That’s what I was thinking about as serious conversation continued next to me—about sports, big business, important things. That’s what I was thinking sitting there next to Ted Turner, and that's not the way an adult should think.
Okay, let's say that other than the hospitality suite venue there are two other, okay, call them acts if you must of my McCallie reunion weekend. The second act takes place in the Chapel-Auditorium, on the campus itself. And in the Chapel Auditorium I place all the reunion weekend’s prayers and religious references from all the lunches and dinners and a memorial service for McCallie boys who have died. It’s a Christian school and I understand the need for religious references and prayers, but there seemed to be a premium placed on what I would call long prayers, where those who pray really know their praying. One man particularly seemed to be a prayer expert and said “Father” a lot. Father-this and father-that. But that’s what’s done, I guess, in expert prayer. I haven’t been around that much prayer since I left McCallie fifty years ago, and I must say that it was strange to me; I felt awkward. I didn’t want to be a hypocrite so I didn’t bow my head. And I didn’t want to hum or look at the ceiling—I didn't want to be disruptive. So I would just stand there each time there was a prayer, and there were many prayers, a Christian school. I would just stand there.
The final act takes place outside on McCallie's campus, and in this act I have all my serious thoughts. Here’s a picture of what was once the dining hall. In this final act I’m standing on a road that I remember as the central road of McCallie’s much smaller campus in 1956. In 2006 I’m on the road by myself; I’ve decided not to take the tour of the campus led by students; I’m just walking around on my own, trying to find buildings that I remember. I recognize two buildings. Of the ten or so buildings I can see around me I recognize two. The Chapel-Auditorium and a dorm.
The place that I really wanted to see is gone. Founder’s Home, my first-year dorm. The old structure that I remember is gone, replaced by a brick structure. I wanted to stand, at sixty-eight years old, on the porch of Founder’s Home, where I roomed when I first arrived at McCallie, and I wanted to have a conversation with myself and with the shade of the teacher who, on my first night away from home, in 1953, told me to stop crying and get back inside. But that building is gone. So I just stand on the road.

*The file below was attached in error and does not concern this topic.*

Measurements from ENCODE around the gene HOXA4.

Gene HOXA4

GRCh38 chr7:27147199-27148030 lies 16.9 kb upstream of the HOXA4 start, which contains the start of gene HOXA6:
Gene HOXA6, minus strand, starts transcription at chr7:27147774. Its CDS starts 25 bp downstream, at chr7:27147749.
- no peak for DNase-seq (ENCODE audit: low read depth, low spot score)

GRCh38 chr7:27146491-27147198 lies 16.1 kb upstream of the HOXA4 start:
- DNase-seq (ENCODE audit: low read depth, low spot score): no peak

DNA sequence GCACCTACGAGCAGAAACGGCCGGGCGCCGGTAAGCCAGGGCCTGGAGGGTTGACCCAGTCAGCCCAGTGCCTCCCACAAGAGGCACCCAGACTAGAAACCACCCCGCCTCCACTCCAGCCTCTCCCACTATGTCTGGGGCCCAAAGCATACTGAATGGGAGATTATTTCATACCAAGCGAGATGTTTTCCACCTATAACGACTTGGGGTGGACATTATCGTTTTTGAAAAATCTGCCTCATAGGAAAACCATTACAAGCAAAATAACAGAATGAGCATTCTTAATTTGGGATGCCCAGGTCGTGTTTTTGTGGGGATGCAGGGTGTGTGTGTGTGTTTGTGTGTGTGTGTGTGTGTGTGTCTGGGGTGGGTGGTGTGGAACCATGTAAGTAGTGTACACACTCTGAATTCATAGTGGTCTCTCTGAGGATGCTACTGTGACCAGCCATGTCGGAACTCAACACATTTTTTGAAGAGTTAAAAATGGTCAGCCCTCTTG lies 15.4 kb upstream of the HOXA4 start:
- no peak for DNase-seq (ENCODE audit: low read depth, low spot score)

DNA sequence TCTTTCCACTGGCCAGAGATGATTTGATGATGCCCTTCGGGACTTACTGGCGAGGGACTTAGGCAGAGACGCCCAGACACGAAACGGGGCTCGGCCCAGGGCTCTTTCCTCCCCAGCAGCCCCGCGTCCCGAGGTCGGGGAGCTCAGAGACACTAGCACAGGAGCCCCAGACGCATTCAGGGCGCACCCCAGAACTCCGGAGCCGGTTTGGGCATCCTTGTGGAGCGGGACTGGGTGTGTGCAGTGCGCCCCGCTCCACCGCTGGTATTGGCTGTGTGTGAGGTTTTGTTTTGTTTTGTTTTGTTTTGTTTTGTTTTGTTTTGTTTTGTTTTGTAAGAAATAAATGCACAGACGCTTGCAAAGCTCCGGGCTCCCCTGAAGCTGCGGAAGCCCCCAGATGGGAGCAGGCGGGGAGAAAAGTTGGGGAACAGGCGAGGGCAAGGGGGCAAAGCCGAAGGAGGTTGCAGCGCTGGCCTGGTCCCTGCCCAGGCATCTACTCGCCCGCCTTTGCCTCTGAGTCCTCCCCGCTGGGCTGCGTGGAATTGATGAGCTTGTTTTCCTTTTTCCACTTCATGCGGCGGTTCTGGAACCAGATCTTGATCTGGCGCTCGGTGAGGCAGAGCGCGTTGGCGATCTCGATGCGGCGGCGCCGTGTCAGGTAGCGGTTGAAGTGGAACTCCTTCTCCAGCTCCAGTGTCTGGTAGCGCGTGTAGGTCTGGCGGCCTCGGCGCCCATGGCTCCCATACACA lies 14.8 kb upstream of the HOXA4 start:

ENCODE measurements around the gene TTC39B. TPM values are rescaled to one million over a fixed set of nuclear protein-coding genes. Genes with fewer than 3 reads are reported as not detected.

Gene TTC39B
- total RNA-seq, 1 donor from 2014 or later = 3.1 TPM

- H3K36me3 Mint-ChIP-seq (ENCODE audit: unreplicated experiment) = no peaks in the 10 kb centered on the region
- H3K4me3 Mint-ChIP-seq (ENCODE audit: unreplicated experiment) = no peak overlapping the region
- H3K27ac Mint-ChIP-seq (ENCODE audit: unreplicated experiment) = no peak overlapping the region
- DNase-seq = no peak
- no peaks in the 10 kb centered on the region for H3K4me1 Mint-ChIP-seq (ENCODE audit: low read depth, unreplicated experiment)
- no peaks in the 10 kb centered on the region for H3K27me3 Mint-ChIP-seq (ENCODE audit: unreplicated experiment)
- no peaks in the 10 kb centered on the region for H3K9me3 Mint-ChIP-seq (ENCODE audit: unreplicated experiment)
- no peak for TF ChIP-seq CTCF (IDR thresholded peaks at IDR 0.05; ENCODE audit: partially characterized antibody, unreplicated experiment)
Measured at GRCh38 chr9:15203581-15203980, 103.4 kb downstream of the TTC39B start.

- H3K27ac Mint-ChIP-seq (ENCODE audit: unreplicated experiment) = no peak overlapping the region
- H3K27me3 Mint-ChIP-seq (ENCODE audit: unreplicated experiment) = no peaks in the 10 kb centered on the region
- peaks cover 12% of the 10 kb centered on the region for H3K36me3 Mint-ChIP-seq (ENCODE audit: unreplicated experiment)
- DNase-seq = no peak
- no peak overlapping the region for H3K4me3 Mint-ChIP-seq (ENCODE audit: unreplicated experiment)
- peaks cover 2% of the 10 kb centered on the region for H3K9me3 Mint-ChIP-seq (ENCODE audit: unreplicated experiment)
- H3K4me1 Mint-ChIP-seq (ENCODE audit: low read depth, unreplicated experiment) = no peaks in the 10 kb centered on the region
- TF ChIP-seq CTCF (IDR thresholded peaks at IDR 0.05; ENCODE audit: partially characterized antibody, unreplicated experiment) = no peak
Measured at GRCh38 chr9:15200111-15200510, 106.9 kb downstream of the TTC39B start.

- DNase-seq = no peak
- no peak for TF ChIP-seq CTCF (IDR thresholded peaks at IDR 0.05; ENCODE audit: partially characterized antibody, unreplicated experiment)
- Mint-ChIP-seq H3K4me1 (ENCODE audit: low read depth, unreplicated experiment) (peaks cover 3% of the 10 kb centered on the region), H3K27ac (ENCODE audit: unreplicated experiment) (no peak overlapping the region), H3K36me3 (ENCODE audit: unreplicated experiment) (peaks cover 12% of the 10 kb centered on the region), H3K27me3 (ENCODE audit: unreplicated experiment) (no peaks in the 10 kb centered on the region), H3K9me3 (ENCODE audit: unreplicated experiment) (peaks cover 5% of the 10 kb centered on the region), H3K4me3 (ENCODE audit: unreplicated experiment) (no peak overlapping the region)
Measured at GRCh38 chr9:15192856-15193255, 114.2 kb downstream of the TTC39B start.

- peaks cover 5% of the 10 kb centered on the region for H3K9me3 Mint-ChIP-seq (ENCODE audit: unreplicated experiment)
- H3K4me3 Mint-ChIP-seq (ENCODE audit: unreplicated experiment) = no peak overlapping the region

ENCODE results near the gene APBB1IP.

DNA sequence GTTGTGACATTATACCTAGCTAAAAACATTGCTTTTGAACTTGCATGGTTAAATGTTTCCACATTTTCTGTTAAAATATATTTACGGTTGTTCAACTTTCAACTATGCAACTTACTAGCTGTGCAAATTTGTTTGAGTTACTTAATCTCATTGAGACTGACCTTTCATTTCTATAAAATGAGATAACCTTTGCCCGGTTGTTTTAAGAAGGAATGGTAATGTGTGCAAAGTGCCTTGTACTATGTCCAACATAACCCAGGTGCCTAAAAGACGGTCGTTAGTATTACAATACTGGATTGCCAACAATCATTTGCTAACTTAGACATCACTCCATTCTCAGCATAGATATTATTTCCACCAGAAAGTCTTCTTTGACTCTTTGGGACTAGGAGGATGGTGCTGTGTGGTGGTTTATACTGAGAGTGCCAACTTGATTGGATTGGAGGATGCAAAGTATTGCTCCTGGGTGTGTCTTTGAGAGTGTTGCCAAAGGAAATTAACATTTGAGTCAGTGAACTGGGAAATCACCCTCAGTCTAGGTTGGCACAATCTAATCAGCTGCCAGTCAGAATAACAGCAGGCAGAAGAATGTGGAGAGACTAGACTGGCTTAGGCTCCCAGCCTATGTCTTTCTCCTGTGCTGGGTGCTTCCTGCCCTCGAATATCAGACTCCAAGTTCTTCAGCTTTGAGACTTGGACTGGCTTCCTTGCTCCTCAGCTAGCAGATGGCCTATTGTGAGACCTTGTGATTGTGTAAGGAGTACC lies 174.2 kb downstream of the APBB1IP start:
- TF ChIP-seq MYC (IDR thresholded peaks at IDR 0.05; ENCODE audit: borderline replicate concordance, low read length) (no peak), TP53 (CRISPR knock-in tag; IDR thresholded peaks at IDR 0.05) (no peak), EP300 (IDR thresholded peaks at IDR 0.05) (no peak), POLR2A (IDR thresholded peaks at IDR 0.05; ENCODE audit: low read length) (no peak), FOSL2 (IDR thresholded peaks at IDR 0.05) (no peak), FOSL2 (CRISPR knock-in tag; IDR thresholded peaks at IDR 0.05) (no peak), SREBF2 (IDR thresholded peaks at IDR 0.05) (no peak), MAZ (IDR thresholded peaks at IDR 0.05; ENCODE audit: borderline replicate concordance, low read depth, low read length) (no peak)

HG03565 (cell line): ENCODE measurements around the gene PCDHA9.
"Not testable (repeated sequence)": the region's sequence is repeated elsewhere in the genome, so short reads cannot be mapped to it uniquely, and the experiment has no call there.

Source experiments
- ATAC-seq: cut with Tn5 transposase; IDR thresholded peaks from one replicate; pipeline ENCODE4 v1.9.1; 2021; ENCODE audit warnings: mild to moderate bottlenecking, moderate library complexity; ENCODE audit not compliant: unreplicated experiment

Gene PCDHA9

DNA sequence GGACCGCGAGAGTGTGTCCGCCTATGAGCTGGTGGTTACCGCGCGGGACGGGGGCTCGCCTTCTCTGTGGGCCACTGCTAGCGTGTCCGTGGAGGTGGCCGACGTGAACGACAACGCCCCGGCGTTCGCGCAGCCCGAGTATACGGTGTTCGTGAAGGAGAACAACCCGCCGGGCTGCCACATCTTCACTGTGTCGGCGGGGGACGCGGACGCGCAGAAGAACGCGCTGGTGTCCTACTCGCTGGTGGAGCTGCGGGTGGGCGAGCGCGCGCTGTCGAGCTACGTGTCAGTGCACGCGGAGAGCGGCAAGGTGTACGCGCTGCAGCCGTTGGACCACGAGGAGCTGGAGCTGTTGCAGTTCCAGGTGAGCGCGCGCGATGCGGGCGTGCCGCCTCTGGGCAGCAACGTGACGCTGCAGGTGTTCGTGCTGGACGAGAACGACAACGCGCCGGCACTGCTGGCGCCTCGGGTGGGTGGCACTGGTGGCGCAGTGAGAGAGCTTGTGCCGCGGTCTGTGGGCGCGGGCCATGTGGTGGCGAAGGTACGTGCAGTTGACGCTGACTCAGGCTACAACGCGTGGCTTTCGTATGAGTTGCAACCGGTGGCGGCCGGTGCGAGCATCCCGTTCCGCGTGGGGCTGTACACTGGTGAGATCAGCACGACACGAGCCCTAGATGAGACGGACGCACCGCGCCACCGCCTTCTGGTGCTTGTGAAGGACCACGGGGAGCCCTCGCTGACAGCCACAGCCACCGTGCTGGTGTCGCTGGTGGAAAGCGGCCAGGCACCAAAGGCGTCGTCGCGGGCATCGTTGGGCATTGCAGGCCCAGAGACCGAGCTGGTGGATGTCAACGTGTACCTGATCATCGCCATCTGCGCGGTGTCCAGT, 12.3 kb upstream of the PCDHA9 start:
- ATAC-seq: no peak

“Leave me alone. I’m standing here for a bit. I want to think about this place. McCallie. I can handle it; I'm okay. Okay, it’s strange to be back, but that’s okay, life is strange. I knew it would be strange to be back. These old guys, my classmates. I’m going to stand here. Leave me alone. My classmates. All these guys I think of as so straight and sane—I know they have their moments, some of them are probably as nuts as I am. But I also get this sense of good people in my class, and I mean good people. Good men. That’s what I get, and I’m glad I came here for this. Fifty years ago I thought that I wouldn’t make it, but I did. I missed my home so much. Even with my angry father I missed my home so much. It’s humid. Damn if it’s not humid. This jacket is too hot. Leave me alone. You could have been kinder, sir, a hand on my shoulder. That motto, “Man’s chief end is to glorify God and to Enjoy Him Forever.” Still the motto; I don’t buy it. It might work for the school, look good inscribed, maybe that’s what many believe. But it's not what I believe. I should have bought some water at the book store. It's damned hot, humid. I believe that we’re alone on a rock with our fellow animals. We need to be good to each other, help each other out and that includes our fellow animals; that's what I believe. Ted gives it away. He was giving before Gates and Buffett, big money. So he’s trying, trying to be a good man. And no matter that God motto, maybe Ted got that thing about giving at McCallie, maybe we all got some of that at McCallie. Damn. I need some water. I wish it were cooler. So damned humid; I brought the wrong clothes. My brother told me to dress warmly; he was wrong. Still, I think I’ll stand here a bit longer. Look at this. McCallie, dear McCallie school; so beautiful, look at it. The next reunion for my class is in five years; hope I make it. I think I’ll stand here for just a bit longer.”
6 October 2006
Please also see: "Gone South: I-59, Understanding"